Its cases of proven violations of human rights, the NHRC can order the grant of compensation to the victims. Several State, Human Rights Commission are also working for the protection of Human Rights. India is fully committed to protecting the human rights of all the people of the world.

(13) Fundamental Duties of the Citizens:

In its Part IVA (Article 51 A) the Constitution describes the following Fundamental Duties of a citizen:

1. Respect for the Constitution, the national flag, and the national anthem;

2. Cherish the noble ideals of the freedom struggle;

3. Uphold and protect the sovereignty, unity, and integrity of India;

4. Defend the country and render national service when called;

5. Promote the common brotherhood of all the people of India and renounce any practice derogatory to the dignity of women;

6. Preserve the rich heritage of the nation’s composite culture;

7. Project the natural environment and have compassion for living creatures;

8. Develop scientific temper, humanism, and spirit of inquiry and reform;

9. Safeguard public property and abjure violence; and

10. Strive for excellence in all individual and collective activities.

11. Duty of the parents to send their children to schools for getting an education.

The Fundamental Duties are, however, not enforceable by the courts.

(14) Directive Principles of State Policy:

Part IV of the Constitution dealing with the ‘Directive Principles of State Policy’ provides one of the most striking features of the Indian Constitution. The Directive Principles are instructions to the state for securing socio-economic developmental objectives through its policies. These are to be implemented by both the Union for the States.

For example, Directive Principles direct the state to ensure for the people adequate means of livelihood, fairer distribution of wealth, equal pay for equal work, protection of children, women, labor and youth, old age pension, social security, local self-government, protection of the interests of the weaker sections of society; promotion of cottage industries, rural development, international ‘peace friendship and co-operation with other states, etc. The aim of Part IV is to secure and strengthen socio-economic democracy in India.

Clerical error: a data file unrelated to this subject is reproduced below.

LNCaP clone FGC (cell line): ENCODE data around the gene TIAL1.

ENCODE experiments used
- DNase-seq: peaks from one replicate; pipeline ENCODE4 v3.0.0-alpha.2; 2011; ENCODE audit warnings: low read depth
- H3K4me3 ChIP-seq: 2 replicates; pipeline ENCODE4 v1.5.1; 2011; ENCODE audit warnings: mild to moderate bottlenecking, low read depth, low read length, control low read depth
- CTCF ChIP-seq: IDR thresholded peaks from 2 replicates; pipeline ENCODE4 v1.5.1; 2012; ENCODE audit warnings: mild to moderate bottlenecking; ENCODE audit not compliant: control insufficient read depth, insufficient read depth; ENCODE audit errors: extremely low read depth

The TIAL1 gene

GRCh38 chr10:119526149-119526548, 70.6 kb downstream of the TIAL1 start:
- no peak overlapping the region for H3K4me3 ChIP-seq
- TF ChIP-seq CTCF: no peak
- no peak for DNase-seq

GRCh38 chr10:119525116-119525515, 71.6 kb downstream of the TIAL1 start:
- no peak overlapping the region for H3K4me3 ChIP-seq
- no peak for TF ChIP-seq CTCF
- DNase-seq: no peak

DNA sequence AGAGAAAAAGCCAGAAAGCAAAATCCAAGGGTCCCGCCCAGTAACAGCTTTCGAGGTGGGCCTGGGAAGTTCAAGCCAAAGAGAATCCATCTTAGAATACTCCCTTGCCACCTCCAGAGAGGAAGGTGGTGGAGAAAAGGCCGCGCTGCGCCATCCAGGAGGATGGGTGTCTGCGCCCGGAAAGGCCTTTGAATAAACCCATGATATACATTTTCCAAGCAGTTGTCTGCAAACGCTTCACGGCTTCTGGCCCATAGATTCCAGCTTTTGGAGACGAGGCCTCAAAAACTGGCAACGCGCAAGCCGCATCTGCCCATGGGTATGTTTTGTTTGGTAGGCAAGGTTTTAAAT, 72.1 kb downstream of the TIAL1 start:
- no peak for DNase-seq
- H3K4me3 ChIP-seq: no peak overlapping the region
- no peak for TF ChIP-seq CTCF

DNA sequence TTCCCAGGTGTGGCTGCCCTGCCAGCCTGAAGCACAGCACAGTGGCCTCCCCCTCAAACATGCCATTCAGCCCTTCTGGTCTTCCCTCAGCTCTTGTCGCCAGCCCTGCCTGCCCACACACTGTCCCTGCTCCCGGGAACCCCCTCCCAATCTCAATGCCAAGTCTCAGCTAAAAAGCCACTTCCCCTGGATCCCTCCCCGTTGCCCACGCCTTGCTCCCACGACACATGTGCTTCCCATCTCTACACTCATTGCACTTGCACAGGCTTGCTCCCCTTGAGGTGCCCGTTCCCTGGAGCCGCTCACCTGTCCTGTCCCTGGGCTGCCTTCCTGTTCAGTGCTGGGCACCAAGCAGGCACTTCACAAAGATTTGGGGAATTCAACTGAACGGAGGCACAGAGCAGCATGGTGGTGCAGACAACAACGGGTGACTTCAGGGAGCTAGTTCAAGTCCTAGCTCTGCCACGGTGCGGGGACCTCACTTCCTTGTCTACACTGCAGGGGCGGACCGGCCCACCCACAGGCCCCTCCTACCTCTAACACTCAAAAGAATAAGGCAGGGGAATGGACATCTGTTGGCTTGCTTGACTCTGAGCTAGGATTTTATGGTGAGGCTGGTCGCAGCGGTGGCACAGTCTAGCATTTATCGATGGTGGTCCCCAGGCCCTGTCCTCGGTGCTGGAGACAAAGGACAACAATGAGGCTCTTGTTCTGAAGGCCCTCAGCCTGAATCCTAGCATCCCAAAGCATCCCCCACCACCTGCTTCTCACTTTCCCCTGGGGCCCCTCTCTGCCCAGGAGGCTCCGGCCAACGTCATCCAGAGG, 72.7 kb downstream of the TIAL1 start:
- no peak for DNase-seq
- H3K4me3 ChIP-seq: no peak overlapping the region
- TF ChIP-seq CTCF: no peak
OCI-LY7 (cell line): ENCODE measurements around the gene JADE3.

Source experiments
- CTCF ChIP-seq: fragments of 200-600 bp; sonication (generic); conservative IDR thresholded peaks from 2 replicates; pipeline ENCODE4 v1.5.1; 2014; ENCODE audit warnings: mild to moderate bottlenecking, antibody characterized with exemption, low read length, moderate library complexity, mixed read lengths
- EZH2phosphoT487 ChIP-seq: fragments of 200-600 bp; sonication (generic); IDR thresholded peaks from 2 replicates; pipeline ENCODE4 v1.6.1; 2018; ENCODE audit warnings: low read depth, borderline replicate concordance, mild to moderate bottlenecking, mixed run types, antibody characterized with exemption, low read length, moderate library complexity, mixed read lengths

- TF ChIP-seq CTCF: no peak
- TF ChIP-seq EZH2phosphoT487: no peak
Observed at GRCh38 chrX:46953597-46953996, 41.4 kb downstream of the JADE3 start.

(15) Bi-Cameral Union Parliament:

The Constitution provides for a Bicameral Legislature at the Union level and names it as the Union Parliament. Its two Houses are The Lok Sabha and the Rajya Sabha. The Lok Sabha is the lower, popular, directly elected house of the Parliament. It represents the people of India.

Its maximum strength stands fixed at 550. Presently Lok Sabha has 545 members. The people of each state elect representatives in proportion to their population. Orissa has 21 seats out of which some seats are reserved for the people belonging to SCs and STs.

Members of the Lok Sabha are directly elected by the people of India. All men and women of 18 years or above of age whose names are registered in the voter's lists vote in elections for electing the members of Lok Sabha. Every voter of 25 years or above of age is eligible to contest elections to the Lok Sabha. The tenure of the Lok Sabha is 5 years. But the President acting under the advice of Prime Minister can dissolve it earlier also.

The Rajya Sabha is the upper and, indirectly elected second House of Parliament. It represents the states of the Indian union. Its maximum membership can be 250. Presently, the Rajya Sabha has 245 members. Out of these 233 members are elected by all the State Legislative Assemblies and 12 are nominated by the President from amongst eminent persons from the fields of Art, Science, and Literature. Rajya Sabha is a quasi-permanent house. Its 1/3rd members retire after every two years. Each member has a tenure of six years. Orissa has 10 seats in the Rajya Sabha.